To further investigate these σD-dependent genes and to map their transcriptional start sites (TSS), RNA-seq of 5′-enriched primary transcripts of C. glutamicum overexpressing sigD was used. The sequencing of primary 5′-end specific cDNA library allows the exact mapping of TSS. To detect these TSS, the data obtained from the primary 5′-end cDNA sequencing were mapped to C. glutamicum ATCC 13032 reference genome sequence, accession number BX927147 (Kalinowski et al., 2003) and analyzed via ReadXplorer (Hilker et al., 2016). To distinguish between the background and actual TSS signal, we considered a position to be +1 (TSS) if the number of read starts here was 10 times higher than at position -1. In this way the 5′- ends of the transcripts of the above mentioned 29 putative σD-dependent genes were detected. Since several genes were cotranscribed in operons, the total number of TSS was 23 (Supplementary Table S2). The 50-nt sequences (-49 to +1) were aligned at the TSS, and the consensus motifs within the region of the supposed promoters were searched using the software Improbizer (Ao et al., 2004) as described previously (Albersmeier et al., 2017). The consensus sequence or closely similar motifs within the -35 and -10 regions were found in 11 sequences (Table 2). The products of the respective genes are involved in the synthesis of corynomycolic acid (fadD2, cmt1, cmt2, cmt3), peptidoglycan formation (lppS), inhibition of σD activity (rsdA) or have hypothetical functions (Table 3). The σD is thus involved in the control of cell wall integrity and cell envelope stress response, as described previously in the strains C. glutamicum ATCC 13032 (Taniguchi et al., 2017) and C. glutamicum R (Toyoda and Inui, 2018).

TABLE 2
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Table 2. Promoter sequences of σD-dependent genes in C. glutamicum ATCC 13032 determined by RNA sequencing specific for transcription start sites.

TABLE 3
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Table 3. Products of σD-dependent genes in C. glutamicum ATCC 13032.

The sequences were used to generate a sequence logo with Weblogo3 (Figure 1). The consensus sequences GTAACA/G as the -35 motif and GAT as the -10 motif are apparent.

FIGURE 1
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Figure 1. Sequence logo of the 11 studied σD-dependent promoters. The logo was made using Weblogo3 (Crooks et al., 2004).

In vitro Transcription From the σD-Controlled Promoters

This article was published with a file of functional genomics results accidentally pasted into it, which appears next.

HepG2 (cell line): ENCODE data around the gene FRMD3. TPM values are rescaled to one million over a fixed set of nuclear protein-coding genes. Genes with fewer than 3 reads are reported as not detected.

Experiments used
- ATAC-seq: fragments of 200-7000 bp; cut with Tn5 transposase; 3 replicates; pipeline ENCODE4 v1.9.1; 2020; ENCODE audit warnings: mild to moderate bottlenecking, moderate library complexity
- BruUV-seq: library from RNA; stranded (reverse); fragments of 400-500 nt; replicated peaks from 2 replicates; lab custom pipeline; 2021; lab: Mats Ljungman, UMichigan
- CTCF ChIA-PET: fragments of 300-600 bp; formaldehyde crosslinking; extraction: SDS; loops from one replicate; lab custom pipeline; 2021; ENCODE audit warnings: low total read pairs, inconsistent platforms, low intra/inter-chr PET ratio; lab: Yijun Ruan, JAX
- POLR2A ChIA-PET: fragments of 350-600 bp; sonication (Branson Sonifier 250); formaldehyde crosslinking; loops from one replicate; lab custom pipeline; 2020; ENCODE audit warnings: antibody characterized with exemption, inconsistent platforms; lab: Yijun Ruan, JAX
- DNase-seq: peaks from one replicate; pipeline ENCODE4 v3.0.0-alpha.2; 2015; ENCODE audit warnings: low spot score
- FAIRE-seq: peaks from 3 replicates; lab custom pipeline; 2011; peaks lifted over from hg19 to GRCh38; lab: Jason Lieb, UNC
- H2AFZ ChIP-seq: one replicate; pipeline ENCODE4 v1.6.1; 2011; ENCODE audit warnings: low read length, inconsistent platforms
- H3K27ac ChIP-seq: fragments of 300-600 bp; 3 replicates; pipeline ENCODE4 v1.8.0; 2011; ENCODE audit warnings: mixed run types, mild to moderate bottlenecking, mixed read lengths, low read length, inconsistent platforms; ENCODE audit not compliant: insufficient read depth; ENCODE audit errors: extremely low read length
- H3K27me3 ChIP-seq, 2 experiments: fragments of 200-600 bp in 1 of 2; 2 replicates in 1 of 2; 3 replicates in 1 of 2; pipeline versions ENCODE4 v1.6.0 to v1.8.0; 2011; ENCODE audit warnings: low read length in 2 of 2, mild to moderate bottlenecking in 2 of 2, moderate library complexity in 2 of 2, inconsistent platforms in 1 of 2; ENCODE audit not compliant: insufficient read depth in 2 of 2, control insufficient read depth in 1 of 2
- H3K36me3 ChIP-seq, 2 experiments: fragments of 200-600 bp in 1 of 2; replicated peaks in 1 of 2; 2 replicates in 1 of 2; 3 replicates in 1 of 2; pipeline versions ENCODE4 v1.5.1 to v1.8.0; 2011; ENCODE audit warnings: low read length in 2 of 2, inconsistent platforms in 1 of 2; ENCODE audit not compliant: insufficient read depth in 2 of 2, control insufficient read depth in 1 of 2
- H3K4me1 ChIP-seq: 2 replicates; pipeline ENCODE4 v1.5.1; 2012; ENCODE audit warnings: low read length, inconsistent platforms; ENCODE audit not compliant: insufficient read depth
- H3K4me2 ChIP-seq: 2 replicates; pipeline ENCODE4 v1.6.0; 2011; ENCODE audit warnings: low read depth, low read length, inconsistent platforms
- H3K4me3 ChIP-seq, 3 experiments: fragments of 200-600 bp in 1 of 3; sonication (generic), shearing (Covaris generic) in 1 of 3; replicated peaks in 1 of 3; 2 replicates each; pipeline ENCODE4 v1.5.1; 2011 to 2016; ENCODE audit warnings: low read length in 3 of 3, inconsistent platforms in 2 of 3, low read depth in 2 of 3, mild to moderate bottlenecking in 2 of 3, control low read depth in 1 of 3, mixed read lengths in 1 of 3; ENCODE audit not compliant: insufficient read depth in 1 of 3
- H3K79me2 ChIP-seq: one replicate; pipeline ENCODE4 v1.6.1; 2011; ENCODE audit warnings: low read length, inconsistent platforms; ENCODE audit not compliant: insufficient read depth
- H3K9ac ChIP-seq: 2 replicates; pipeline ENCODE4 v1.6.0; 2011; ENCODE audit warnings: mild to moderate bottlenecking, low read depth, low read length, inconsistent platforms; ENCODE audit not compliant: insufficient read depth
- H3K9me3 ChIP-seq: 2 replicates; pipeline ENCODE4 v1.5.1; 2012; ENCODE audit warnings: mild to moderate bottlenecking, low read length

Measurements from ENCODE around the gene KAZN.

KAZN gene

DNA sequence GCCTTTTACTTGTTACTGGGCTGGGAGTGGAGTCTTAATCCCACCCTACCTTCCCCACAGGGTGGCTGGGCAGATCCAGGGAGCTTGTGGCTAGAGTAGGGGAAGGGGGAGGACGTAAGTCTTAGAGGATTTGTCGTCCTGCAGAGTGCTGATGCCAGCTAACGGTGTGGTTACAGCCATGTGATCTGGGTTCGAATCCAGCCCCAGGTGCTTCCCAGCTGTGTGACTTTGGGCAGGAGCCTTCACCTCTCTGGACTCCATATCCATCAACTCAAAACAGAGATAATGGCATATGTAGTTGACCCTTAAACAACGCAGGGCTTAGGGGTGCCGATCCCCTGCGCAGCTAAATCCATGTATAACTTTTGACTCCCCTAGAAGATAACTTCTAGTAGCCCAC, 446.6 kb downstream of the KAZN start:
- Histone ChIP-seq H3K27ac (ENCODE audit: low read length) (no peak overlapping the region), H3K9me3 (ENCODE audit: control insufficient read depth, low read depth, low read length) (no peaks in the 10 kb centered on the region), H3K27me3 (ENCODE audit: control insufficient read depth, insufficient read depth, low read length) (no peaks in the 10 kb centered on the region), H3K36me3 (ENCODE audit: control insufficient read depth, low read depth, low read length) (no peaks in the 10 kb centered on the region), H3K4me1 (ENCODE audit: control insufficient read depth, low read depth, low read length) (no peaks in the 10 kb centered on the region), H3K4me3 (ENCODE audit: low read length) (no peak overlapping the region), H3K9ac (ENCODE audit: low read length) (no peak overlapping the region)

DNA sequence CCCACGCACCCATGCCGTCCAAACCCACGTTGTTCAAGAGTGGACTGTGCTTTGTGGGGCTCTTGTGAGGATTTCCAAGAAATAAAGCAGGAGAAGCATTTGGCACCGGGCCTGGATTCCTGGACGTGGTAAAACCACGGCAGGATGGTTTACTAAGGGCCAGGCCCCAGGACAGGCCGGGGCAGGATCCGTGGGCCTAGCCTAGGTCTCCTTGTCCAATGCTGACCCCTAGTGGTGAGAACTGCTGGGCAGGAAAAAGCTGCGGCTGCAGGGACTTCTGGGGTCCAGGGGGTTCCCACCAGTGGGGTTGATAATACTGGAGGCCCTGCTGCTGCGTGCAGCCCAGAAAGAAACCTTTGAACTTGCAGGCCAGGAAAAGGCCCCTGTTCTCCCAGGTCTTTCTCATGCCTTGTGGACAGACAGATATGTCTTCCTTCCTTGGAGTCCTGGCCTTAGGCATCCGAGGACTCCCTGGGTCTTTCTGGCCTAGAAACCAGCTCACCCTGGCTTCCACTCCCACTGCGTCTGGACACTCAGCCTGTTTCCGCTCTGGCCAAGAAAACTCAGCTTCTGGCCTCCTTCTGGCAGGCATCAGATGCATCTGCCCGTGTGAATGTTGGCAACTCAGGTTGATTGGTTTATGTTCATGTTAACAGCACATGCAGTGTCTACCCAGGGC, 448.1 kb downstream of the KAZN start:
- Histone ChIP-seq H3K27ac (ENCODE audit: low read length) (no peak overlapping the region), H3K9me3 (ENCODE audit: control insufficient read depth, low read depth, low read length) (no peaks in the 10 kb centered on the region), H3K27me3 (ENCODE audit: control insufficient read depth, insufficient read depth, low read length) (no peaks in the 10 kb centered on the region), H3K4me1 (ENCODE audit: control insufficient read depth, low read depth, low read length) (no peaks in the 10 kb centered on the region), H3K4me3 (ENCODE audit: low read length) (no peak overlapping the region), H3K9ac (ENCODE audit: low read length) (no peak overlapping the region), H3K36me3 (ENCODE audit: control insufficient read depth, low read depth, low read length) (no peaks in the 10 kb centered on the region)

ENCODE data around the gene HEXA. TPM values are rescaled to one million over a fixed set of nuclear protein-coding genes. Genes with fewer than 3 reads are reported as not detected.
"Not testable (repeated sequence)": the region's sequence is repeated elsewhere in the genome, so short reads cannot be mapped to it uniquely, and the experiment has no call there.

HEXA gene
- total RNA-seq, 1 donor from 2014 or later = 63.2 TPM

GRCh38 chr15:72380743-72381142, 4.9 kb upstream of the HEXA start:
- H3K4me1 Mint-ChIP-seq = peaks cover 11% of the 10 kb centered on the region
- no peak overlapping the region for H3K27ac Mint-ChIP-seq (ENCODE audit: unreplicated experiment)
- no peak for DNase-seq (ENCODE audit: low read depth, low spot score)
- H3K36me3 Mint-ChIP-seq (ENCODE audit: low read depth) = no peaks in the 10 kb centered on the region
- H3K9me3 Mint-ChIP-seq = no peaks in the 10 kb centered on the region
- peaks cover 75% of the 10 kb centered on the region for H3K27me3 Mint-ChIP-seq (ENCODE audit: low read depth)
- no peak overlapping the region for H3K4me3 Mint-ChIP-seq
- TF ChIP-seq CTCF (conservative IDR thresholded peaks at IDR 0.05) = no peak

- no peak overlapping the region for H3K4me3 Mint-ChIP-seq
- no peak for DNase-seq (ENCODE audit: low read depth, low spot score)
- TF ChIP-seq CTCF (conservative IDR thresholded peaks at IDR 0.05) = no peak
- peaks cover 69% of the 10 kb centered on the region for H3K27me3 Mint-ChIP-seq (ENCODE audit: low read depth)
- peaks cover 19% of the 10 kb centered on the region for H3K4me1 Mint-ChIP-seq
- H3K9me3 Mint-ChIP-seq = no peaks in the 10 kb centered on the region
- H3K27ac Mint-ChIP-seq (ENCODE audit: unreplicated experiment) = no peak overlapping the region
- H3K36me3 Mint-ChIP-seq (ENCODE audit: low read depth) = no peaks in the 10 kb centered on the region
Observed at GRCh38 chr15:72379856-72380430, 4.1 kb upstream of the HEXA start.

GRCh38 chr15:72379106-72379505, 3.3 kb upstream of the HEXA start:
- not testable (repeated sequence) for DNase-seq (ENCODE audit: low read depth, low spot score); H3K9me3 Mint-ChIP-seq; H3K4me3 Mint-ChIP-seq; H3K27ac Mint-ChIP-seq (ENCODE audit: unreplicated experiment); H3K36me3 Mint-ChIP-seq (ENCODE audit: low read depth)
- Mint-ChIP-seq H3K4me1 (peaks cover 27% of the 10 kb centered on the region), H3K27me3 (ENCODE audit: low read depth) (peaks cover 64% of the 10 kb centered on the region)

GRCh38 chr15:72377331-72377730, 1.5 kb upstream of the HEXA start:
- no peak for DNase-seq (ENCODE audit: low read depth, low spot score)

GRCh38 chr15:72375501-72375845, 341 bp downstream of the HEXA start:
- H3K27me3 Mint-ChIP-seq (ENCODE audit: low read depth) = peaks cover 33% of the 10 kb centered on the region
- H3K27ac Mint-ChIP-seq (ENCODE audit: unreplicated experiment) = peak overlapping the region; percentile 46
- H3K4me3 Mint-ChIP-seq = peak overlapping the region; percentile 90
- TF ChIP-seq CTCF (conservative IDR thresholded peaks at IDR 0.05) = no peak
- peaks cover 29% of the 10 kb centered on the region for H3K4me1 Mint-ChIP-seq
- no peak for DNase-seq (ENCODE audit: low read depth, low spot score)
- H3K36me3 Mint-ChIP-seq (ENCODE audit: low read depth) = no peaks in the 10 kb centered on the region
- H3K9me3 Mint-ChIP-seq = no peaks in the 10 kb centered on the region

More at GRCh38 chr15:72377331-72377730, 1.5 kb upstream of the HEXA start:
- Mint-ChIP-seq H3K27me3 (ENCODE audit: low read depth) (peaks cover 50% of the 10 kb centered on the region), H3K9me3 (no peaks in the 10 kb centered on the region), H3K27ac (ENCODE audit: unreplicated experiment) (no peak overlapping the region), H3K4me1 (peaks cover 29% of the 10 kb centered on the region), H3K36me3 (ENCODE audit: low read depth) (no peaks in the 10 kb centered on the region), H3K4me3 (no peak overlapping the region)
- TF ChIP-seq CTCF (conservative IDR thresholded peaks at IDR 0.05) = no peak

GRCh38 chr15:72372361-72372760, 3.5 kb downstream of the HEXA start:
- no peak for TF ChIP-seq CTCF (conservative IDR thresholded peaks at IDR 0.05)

The activity of the 11 proposed σD-dependent promoters, which were deduced from the TSS determination by RNA-seq, was tested using the in vitro transcription system (Holátko et al., 2012). The promoter sequence elements of the proposed σD-dependent promoters were apparently different from the consensus sequence of σAB-driven promoters (Pátek and Nešvera, 2011; Albersmeier et al., 2017) and therefore ECF σ factors (σC, σD, σE, σH, and σM) were only used. This assay may directly prove whether a promoter is specifically recognized by RNAP associated with the chosen σ factor, and thus distinguish between direct and indirect control by the tested σ. As shown in Figure 2, all but one promoter were found to be exclusively σD-specific. The only exception was the promoter of cg0607 (Pcg0607), which was active with both σD and σH. The in vitro transcript level with σH was even higher than with σD (Figure 2). It is worth mentioning that Pcg0607 is the only one out of the 11 analyzed promoters that has the -35 sequence element GGAAC which is a consensus for σH-dependent promoters (Busche et al., 2012). The ECF σ factors σC, σE, and σM did not provide any signal in the assays (data not shown). The σH-specific clpP1 promoter (Busche et al., 2012) was used as a control.

FIGURE 2
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Figure 2. In vitro transcription driven from σD-dependent promoters with reconstituted C. glutamicum holo-RNAPs (autoradiogram of the SDS-PAGE gel). The lanes with no sigma (N), σH and σD are shown. In vitro transcription was carried out as described previously (Holátko et al., 2012). The derivatives of the plasmid vector pRLG770 with inserted promoter fragments (approximately 75 nt) were used as DNA templates, recombinant RNAP core was isolated from C. glutamicum, and sigma factors were isolated as His-tagged proteins from E. coli using the pET-22b(+) constructs carrying the respective inserted sig genes (Holátko et al., 2012; Šilar et al., 2016). The σH-specific promoter PclpP1 was used as a control. Representative results of 2–3 assays are shown.

Determination of Activity of σD-Controlled Promoters in vivo Using Two-Plasmid System

To confirm the results of in vitro transcription, the activity of σD-dependent promoters was determined in vivo using the two-plasmid C. glutamicum cells carrying a sig gene in the expression vector pEC-XT99A and the analyzed promoter in the promoter-test vector pEPR1 (Dostálová et al., 2017). The promoter activity was measured as the fluorescence intensity of the Gfp reporter protein. The results of the assays with 7 most felicitous example promoters which confirmed the activity of σH in transcription are presented in Figure 3. As shown in the left part of Figure 3, all promoters exhibited high activity with the overexpressed sigD. Results with Pcg1056 were included to document that not all σD-controlled promoters are also recognized by σH, although there is no apparent reason found by inspection of the promoter sequence only. Activity of Pcg2047 with σH was approximately twice higher after induction at time point 3 (T3) and time point 6 (T6) although it was at the same level of the control. It is an unusual feature of this two-plasmid system in some cases, which we described in our previous paper (Dostálová et al., 2017). We concluded, therefore, that there was an activity of Pcg2047 initiated by σH.